Increasing gender diversity in the STEM research workforce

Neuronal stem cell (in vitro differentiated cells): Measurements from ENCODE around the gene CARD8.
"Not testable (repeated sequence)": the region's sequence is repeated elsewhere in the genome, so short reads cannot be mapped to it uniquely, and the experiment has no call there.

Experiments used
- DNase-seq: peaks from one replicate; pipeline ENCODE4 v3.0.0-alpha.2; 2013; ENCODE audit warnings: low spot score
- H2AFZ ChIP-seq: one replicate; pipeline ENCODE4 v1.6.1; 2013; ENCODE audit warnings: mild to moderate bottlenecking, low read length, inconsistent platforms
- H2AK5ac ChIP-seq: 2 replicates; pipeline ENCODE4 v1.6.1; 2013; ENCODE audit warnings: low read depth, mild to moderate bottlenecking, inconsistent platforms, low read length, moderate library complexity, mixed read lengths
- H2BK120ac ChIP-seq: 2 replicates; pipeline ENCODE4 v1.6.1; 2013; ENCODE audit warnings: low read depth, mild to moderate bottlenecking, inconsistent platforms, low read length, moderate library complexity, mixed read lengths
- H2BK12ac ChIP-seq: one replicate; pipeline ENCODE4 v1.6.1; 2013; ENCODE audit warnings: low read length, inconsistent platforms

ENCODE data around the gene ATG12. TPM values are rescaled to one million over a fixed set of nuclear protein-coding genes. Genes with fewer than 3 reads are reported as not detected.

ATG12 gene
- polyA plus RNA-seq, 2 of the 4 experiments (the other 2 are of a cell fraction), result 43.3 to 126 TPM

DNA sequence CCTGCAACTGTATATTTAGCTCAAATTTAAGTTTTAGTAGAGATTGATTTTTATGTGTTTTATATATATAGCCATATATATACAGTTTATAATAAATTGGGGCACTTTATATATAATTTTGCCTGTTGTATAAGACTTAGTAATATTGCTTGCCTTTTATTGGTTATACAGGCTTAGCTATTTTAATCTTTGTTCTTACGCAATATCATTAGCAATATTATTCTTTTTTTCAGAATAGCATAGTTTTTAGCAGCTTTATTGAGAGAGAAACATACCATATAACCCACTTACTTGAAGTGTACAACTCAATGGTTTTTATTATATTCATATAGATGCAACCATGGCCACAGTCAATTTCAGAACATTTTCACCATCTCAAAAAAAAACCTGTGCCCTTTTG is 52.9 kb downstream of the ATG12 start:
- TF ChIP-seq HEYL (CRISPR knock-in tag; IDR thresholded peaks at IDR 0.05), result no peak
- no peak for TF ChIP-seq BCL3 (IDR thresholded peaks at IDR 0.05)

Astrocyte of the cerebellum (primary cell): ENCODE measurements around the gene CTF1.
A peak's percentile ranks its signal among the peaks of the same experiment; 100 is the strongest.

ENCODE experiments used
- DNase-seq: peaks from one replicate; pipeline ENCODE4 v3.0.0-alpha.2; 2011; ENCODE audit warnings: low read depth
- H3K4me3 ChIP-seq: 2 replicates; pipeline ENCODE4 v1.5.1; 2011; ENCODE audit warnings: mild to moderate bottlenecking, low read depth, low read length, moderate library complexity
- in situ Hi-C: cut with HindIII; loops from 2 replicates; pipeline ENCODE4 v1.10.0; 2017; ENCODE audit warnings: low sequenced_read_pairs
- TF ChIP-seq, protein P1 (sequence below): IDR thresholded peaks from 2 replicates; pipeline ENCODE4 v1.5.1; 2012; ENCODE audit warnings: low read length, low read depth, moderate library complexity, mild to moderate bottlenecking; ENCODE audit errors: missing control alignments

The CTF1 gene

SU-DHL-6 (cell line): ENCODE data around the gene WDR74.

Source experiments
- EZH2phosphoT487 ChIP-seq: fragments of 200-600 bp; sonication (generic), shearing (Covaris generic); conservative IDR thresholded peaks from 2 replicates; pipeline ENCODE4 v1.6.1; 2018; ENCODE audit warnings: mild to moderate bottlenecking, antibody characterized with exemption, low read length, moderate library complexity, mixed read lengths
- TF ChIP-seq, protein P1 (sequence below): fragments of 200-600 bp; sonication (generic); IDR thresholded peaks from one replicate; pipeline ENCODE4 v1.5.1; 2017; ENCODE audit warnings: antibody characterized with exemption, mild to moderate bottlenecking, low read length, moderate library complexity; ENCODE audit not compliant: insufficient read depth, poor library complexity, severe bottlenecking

Women experience substantial, gender-specific barriers that can impede their advancement in research careers. These include unconscious biases that negatively influence the perception of women’s abilities, as well as social and cultural factors like those that lead to an unequal distribution of domestic labor (1, 2). Additionally, sexual and gender-based harassment is a widespread and pernicious impediment to the retention and advancement of women in many science, technology, engineering, and mathematics (STEM)–related fields (3). Although there is substantial evidence documenting systemic barriers that women face in scientific careers, less is known about how research institutions and funding agencies can best address these problems (see references below and in the supplementary materials). We outline here specific, potentially high-impact policy changes that build upon existing mechanisms for research funding and governance and that can be rapidly implemented to counteract barriers facing women in science. These approaches must be coupled to vigorous and continuous outcomes-based monitoring, so that the most successful strategies can be disseminated and widely implemented. Though our professional focus is primarily academic biomedical research in U.S. institutions, we suggest that some of the approaches that we discuss may be broadly useful across STEM disciplines and outside of academia as well.